HABYTIME MINI LECTURE 40: CONDITIONAL INSTABILITY
 
METEOROLOGIST JEFF HABY
Conditional instability is an important topic in operational meteorology. A good working knowledge of conditional instability comes in handy
when using the SkewT LogP diagram. There are two adiabatic lapse rates which are the dry adiabatic lapse rate and the wet adiabatic
lapse rate. The dry adiabatic lapse rate is a decrease of 10 Celsius for each kilometer that the air rises. The wet adiabatic lapse
rate depends on how much latent heat by condensation is released to the air in a rising saturated parcel of air. Dry adiabatic warming
cools the air while latent heat release warms the air. In a rising saturated parcel, the dry adiabatic lapse rate has a greater rate
of cooling then the rate of warming due to condensation, thus a rising saturated parcel still cools but by a value that is less than
10 Celsius per kilometer. The typical wet adiabatic lapse rate in a thunderstorm environment is around 5 Celsius per kilometer. The
wet adiabatic lapse rate ranges from about 4 C/km in very warm saturated air to near the dry adiabatic lapse rate of 10 C/km in very
dry and cold air. The rest of this writing will use the 5 C/km value for easy comparative purposes.
The diagram below shows two parcels of air. The first parcel is saturated and rises at the wet adiabatic lapse rate of 5 C/km while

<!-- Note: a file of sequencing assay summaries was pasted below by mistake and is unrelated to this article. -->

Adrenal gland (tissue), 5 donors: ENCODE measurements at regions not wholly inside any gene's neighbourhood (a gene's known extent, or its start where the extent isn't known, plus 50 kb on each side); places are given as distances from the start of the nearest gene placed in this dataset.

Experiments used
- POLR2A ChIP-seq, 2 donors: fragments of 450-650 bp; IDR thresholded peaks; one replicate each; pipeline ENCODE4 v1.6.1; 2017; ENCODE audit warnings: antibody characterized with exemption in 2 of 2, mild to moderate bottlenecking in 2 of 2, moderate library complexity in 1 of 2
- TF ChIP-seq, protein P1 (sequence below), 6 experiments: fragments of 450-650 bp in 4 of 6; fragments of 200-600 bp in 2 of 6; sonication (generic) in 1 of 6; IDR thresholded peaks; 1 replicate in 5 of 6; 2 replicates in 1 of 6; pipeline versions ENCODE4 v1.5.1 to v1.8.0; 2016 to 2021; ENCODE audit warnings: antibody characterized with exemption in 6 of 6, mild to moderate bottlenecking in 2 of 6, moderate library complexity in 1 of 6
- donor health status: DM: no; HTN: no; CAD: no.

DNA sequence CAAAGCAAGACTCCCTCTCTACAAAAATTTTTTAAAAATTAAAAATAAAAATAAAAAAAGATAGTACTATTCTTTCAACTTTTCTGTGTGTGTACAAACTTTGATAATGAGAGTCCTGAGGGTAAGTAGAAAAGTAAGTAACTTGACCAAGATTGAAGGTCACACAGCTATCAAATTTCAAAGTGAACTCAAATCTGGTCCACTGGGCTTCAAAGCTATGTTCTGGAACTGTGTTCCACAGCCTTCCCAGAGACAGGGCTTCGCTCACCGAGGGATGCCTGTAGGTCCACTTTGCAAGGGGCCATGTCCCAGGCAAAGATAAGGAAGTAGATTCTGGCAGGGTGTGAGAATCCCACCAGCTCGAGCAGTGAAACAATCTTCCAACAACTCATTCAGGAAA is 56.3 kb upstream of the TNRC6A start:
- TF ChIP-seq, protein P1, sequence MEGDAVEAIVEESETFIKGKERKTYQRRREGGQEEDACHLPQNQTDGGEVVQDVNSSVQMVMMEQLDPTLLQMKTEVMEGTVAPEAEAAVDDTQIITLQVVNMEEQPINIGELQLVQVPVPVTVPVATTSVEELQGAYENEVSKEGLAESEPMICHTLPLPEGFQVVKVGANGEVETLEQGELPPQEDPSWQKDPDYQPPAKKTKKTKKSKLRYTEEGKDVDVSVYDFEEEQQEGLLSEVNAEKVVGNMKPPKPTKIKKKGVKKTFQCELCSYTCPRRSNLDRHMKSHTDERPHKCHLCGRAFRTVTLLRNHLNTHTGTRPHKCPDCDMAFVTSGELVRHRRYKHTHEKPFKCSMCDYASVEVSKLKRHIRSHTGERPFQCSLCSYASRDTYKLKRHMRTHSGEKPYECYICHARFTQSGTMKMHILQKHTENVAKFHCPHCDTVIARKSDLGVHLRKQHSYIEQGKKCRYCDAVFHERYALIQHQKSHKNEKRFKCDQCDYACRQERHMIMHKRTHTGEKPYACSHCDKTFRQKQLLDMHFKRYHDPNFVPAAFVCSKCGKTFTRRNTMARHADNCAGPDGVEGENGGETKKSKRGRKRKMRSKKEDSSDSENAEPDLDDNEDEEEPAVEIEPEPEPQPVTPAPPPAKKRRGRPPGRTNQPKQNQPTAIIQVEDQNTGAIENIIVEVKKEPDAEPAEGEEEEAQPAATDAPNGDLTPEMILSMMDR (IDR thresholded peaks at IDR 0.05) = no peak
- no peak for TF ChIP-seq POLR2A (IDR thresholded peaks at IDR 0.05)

the second parcel is unsaturated and rises at the dry adiabatic lapse rate of 10 C/km. Notice the magnification of temperature
difference between each parcel as it rises in each 1 km increment. After 1 km, the temperature difference is 5 units. After 2 km,
the temperature difference is 10 units. After 3 km, the temperature difference is 15 units. Thus an important point to make is
that the wet parcel stays much warmer than the dry parcel especially the higher it goes. The significance of this and how it
relates to conditional instability will be explained next.
The diagram below shows a temperature profile as it would look on a SkewT. There are two parcels of air at the surface. One parcel
is dry while the other parcel is wet. The dry parcel (left side of temperature profile) decreases in temperature rapidly with height
on a SkewT. The moist parcel (right side of temperature profile) decreases in temperature slowly with height on a SkewT. Notice
the saturated parcel stays right of the temperature profile. Being to the right of the temperature profile means the parcel is
warmer than the temperature profile. This leads to the parcel rising on its own due to positive buoyancy. This parcel trajectory
will produce CAPE. Notice the dry parcel stays left of the temperature profile. Being to the left of the temperature profile
means the parcel is colder than the temperature profile. This leads to the parcel being stable. This parcel trajectory will
not produce CAPE.
A conditionally unstable situation is one in which a parcel will be unstable with respect to the temperature sounding if it lifts at
the wet adiabatic lapse rate but will be stable with respect to the temperature sounding if it lifts at the dry adiabatic lapse
rate. Thus, low level moisture is a critical component to thunderstorm development. Higher amounts of low level moisture will
lead to stronger CAPE and thus stronger convective uplift. Air that is too dry in the low levels will not be able to develop
into surface based convective thunderstorms or the surface based storms will be weaker.